• 68°

Resurfacing project on County Road 42 should begin in May

The Jemison City Council was updated on Monday with a letter from the Alabama Department of Transportation regarding the status of a project on County Road 42.

Jemison Mayor Eddie Reed told the council the project to resurface County Road 42 is scheduled to be let out for contract during May, and there will be an allowance of 90 days for the contractor to complete the project.

“This is something that has caused concern for a lot of people in Jemison,” Jemison Reed said. “We have gotten a lot of calls from residents having issues with this road, and we wanted to let everyone know the status. Each time it rains we have issues on this road and we try to fix them the best we can by patching the potholes, but there is only so much we can do.”

The city’s match will be roughly $200,000 for the project, which is expected to cost roughly $1.5 million.

Reed said many residents have thought the city is responsible for the upkeep of the road, but there has been little the city could do since it is a state project.

“We have been trying to patch the potholes has much as we can, but there is very little we can do with it being a state project,” Reed said. “We are excited that the completion of the project seems to be getting close, and we know when this project is finished it is going to benefit the city.”

Grady Parsons of Living Water Services addressed the council with reports of good water quality and sewer system for 2014 after conducting the city’s annual testing.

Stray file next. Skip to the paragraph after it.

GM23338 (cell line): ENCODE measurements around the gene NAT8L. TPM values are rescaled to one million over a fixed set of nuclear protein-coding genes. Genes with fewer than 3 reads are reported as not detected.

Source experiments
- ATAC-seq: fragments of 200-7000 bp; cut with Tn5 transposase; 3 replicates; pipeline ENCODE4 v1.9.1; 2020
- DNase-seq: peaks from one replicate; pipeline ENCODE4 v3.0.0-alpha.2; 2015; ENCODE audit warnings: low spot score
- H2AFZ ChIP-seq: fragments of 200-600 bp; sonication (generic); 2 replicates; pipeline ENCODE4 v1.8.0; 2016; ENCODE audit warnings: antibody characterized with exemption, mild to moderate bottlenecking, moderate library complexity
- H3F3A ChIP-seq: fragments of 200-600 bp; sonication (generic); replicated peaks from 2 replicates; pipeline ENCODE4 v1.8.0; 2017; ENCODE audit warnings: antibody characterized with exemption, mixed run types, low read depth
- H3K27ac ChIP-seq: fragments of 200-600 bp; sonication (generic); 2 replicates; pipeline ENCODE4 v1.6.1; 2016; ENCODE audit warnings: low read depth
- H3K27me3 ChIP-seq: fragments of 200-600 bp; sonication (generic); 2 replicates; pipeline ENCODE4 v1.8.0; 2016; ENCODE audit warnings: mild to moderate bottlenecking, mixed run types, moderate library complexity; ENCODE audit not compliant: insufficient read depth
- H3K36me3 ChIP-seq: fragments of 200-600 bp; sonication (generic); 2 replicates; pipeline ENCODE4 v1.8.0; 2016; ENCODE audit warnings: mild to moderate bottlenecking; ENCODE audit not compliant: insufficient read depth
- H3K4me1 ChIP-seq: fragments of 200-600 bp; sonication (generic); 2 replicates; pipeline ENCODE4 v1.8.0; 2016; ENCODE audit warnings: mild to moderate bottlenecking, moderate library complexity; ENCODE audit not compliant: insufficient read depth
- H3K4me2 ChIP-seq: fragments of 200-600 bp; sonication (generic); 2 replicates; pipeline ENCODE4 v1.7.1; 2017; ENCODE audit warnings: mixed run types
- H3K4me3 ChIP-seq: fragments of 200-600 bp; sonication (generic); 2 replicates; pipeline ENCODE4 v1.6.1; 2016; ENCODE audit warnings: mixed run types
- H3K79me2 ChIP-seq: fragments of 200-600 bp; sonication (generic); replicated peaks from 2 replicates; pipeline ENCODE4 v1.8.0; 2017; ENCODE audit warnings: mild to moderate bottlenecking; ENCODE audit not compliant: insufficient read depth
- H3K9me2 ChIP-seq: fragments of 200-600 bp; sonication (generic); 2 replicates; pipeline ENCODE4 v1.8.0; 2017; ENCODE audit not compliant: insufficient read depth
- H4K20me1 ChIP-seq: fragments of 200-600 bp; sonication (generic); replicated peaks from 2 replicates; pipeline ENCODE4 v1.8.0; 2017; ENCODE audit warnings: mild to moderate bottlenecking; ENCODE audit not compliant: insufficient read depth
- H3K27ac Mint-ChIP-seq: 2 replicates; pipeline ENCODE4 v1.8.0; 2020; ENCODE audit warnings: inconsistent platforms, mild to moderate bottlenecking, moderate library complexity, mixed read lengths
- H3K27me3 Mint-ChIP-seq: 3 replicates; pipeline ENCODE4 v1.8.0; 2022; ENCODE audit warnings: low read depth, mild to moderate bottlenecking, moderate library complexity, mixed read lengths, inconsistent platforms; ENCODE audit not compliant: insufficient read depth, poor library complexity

The council also voted to pass a resolution adopting a Municipal Water Pollution Prevention Program to be sent to Alabama Department of Environmental Management.

The council also voted to transfer a liquor license from Tony’s B-Mart to the owner of the Jemison Package Store.

Reed also told the council that issues regarding alcohol sales in Jemison had been resolved with a piece of legislation passed by the Alabama Legislature and signed into law by Gov. Robert Bentley on March 12.

“This was something that could have negatively impacted our city if we were not able to sell alcohol, but everything has been resolved,” Reed said. “Now, everything is fine, and we owe a lot to our local representatives for working to get this passed. It took just five days to get the issue corrected and that is truly remarkable.”

Rep. Jimmy Martin of Clanton sponsored the bills, which were deemed necessary after a recent Alabama Supreme Court ruling struck down a state law from 2009 that allowed municipalities of a certain size to hold referendums on the sale of alcoholic beverages even if they were located inside a county that did not allow such sales.

More than 30 cities and towns in Alabama could have been affected by the Supreme Court ruling.